Previous reports demonstrated that reducing HVPG to less than 12 mmHg nearly totally lowers risk of bleeding.27 Other studies have shown that even without reaching these values, reducing HVPG by at least 20% of the basal value is related with lower bleeding risk, estimated between 4 and 9% in 1 and 2 years, respectively.28 Also, it has been demonstrated that patients reaching the previously mentioned hemodynamic goals exhibit a marked reduction in the risk of developing other complications of portal hypertension such as ascites, spontaneous bacterial peritonitis, hepatorenal syndrome, and hepatic encephalopathy, in addition to having improvement in survival rates when compared with non-responders.29

Once the hemodynamic goal is reached, it is sustained in the majority of patients.30 In primary prophylaxis, endoscopic sclerotherapy is not recommended due to the morbidity related with this procedure. A meta-analysis comparing endoscopic variceal ligation (EVL) vs. beta blocker treatment31 estimated an odds ratio (OR) for first bleeding episode of 0.48 (0.24 to 0.96), with a necessary number to treat (NNT) of 13 patients in favour of EVL, although it does not offer great advantages with regard to survival. Thus, EVL is not recommended as primary prophylaxis32 at present EVL should be considered for the patient who is unable to tolerate or does not respond to beta blocker therapy.

Baveno’s consensus32 highlighted endoscopic banding as a first-line treatment, similar to beta blocker therapy in secondary prophylaxis (rebleeding prevention). There are three trials that compare pharmacologic treatment (beta blocker plus isosorbide mononitrate) vs banding. One shows more benefit from the pharmacologic therapy,33 the second shows an identical benefit from both treatments,34 and the third one places endoscopic banding over pharmacologic therapy,35 without a difference in mortality in any of these. On the other hand, older trials that compared re-bleeding frequency between both treatments found that banding had a re-bleeding frequency of 16 to 29%; more recent trials found a higher re-bleeding frequency (38 to 56%).36 This finally states that endoscopic banding is not better than beta blocker treatment. In addition, banding acts locally in varices without improving portal hypertension physiopathology. Endoscopic banding is effective, but for a short time only because portal pressure and flow are not modified and there is a recurrence of varices up to 50% in 2 years. This renders endoscopic follow-up necessary.37 The combination of beta blocker and ligation to prevent the rebleeding could be better than ligation alone38,39 with a low frequency of rebleeding with combining banding and beta blocker vs. banding alone (23 vs 47%, respectively; p = 0.005). Suggesting that the combination of banding and beta blocker can be a useful alternative. Figure 2 shows different treatment options in the prevention of variceal rebleeding. The principal risks of beta blocker therapy are fetal bradycardia and growth retardation which could make the band ligation a better option during pregnancy. At present, surgery and TIPS are only recommended as rescue therapies in patients with failure in endoscopic or pharmacologic treatments. During pregnancy the phycian must consider benefits over the risk of each one of the therapeutic options describes above to prevent variceal bleeding or rebleeding in the case of past haemorrhage. There are no control trails to overemphasizes one treatment over the other in pregnancy and most of the recommendations come from cirrhosis trials, finally there is not know about the best way of delivery, but in fact one must be care about volume overload, coagulation disorders and sedation administered.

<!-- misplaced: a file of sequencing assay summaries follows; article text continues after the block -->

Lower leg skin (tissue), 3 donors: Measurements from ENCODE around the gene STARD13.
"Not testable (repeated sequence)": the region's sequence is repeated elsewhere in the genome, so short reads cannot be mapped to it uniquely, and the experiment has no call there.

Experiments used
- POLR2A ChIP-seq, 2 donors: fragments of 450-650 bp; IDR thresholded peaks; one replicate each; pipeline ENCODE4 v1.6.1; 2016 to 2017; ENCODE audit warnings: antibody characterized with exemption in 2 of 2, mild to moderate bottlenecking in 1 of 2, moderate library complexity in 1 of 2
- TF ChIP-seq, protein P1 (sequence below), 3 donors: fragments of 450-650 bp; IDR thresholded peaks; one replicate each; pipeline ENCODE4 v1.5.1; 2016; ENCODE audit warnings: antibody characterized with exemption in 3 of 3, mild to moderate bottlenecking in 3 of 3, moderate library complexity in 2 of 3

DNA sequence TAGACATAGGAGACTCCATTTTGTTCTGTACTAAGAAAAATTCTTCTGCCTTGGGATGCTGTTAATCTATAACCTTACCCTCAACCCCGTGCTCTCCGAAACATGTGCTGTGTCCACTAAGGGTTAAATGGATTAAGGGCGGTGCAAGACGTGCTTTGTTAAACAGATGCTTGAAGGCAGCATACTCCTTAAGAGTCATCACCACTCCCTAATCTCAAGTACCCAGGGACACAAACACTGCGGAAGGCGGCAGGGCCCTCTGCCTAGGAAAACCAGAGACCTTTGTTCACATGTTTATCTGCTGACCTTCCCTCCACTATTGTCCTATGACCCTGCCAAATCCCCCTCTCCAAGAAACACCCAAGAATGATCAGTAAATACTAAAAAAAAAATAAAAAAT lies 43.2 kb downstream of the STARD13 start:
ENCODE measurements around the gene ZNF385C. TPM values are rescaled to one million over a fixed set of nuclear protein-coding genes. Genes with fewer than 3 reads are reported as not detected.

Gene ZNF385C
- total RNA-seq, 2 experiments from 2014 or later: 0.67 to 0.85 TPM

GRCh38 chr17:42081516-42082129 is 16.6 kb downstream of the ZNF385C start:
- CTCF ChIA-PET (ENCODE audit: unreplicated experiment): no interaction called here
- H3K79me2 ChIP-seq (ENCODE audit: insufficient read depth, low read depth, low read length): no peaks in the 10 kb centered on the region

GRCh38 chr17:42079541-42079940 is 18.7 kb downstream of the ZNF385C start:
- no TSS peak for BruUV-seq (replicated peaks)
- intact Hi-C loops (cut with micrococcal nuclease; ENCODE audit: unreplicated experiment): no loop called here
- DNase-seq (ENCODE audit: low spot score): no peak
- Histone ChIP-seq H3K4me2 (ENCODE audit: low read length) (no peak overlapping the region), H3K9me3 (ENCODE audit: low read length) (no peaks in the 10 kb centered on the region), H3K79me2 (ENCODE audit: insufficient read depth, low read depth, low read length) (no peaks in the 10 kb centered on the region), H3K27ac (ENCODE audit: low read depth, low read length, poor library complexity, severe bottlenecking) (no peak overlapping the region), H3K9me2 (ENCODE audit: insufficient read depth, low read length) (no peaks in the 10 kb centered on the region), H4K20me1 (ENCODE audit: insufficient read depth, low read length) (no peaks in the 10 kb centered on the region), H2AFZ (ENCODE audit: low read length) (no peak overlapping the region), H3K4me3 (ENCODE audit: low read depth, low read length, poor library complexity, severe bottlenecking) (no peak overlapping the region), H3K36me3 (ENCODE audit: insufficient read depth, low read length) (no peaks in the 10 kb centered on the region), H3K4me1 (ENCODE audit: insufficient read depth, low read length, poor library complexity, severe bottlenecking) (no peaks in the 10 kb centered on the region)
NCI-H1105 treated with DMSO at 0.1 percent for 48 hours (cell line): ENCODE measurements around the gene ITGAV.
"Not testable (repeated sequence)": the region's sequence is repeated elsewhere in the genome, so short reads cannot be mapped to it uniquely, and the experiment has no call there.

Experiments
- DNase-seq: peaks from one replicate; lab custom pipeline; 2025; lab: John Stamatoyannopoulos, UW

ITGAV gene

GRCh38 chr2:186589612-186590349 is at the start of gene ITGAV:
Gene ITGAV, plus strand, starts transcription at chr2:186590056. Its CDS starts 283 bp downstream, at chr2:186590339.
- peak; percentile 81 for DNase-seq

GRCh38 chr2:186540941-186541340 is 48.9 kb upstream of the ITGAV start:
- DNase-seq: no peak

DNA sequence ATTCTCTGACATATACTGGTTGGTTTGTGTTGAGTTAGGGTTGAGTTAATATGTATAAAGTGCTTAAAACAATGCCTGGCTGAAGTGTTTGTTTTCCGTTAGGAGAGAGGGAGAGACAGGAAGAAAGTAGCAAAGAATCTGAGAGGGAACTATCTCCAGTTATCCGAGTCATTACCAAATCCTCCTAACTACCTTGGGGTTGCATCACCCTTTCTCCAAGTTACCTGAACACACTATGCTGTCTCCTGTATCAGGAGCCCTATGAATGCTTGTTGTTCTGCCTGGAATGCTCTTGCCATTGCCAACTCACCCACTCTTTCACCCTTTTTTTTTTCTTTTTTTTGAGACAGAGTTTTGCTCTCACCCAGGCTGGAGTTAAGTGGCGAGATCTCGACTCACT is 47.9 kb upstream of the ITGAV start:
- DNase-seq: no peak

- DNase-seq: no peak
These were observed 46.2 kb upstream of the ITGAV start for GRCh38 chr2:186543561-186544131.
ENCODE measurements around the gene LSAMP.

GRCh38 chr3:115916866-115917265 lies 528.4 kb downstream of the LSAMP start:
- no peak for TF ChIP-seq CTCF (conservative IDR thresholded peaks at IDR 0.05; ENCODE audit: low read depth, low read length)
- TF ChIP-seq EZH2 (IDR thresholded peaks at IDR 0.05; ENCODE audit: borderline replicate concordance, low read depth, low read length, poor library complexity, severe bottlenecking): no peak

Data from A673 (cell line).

Figure 2.

Reebleding rates with different treatments. BB = Beta blocker, MNI = Isosorbide Mononitrate, LE = Variceal Ligation, DSRS = Distal Splenorenal Shunt, GPVH* = Non Hemodynamic Response, GVPH** = Hemodynamic Response. Adapted from Bosch and García Pagan Lancet 2003;361:952-54.

(0.04MB).